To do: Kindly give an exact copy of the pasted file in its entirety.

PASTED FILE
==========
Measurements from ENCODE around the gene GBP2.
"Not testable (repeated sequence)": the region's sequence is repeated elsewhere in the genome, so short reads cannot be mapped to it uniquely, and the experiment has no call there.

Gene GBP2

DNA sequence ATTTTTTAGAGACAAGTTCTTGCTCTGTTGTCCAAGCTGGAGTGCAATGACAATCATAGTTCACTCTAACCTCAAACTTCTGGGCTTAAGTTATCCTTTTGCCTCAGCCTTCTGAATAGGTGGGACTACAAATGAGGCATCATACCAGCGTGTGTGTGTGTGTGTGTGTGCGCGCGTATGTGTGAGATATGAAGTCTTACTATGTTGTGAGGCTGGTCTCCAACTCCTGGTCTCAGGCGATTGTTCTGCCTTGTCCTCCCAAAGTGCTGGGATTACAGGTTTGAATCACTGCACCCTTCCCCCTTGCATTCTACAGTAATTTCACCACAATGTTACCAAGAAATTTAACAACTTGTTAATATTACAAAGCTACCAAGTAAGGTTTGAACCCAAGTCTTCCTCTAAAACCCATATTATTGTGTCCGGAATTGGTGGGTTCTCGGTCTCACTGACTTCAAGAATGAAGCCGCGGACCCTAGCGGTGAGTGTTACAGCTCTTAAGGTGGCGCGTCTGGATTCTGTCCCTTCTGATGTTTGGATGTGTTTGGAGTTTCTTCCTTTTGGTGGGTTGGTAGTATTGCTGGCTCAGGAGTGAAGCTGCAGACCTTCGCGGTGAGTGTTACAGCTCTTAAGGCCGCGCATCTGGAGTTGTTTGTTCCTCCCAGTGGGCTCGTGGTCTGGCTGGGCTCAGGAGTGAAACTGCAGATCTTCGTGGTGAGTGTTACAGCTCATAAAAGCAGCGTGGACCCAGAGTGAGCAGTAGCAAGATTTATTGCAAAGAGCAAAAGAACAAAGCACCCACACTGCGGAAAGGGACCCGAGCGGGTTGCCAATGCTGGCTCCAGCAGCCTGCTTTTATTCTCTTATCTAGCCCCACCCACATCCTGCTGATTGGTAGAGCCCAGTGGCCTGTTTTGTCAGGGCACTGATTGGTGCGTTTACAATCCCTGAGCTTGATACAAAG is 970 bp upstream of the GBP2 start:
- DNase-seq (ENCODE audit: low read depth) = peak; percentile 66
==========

Measurements from ENCODE around the gene GBP2.
"Not testable (repeated sequence)": the region's sequence is repeated elsewhere in the genome, so short reads cannot be mapped to it uniquely, and the experiment has no call there.

Gene GBP2

DNA sequence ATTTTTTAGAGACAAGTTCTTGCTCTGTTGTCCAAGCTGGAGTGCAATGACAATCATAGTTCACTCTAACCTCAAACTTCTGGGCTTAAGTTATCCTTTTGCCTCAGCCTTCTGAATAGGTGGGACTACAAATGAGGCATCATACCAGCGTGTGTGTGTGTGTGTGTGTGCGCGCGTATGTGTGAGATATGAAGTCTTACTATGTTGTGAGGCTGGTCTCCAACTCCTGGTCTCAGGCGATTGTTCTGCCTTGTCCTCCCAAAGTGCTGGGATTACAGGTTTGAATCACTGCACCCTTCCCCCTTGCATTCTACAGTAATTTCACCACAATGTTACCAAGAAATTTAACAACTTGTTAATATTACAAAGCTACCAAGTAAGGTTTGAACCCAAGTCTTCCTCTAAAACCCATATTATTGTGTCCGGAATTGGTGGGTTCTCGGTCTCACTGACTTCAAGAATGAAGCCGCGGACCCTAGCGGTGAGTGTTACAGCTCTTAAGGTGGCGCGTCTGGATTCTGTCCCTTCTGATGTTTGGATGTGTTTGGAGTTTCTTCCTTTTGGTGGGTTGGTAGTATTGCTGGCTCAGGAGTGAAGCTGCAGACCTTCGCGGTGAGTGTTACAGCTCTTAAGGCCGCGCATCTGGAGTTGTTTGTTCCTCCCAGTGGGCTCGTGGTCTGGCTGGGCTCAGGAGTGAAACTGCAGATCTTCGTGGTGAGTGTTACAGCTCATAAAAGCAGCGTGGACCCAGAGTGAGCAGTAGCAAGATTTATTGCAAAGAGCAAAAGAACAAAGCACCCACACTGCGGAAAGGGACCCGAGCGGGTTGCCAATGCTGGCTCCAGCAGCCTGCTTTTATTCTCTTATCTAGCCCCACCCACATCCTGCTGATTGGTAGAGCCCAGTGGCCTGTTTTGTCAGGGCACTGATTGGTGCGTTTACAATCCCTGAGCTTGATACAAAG is 970 bp upstream of the GBP2 start:
- DNase-seq (ENCODE audit: low read depth) = peak; percentile 66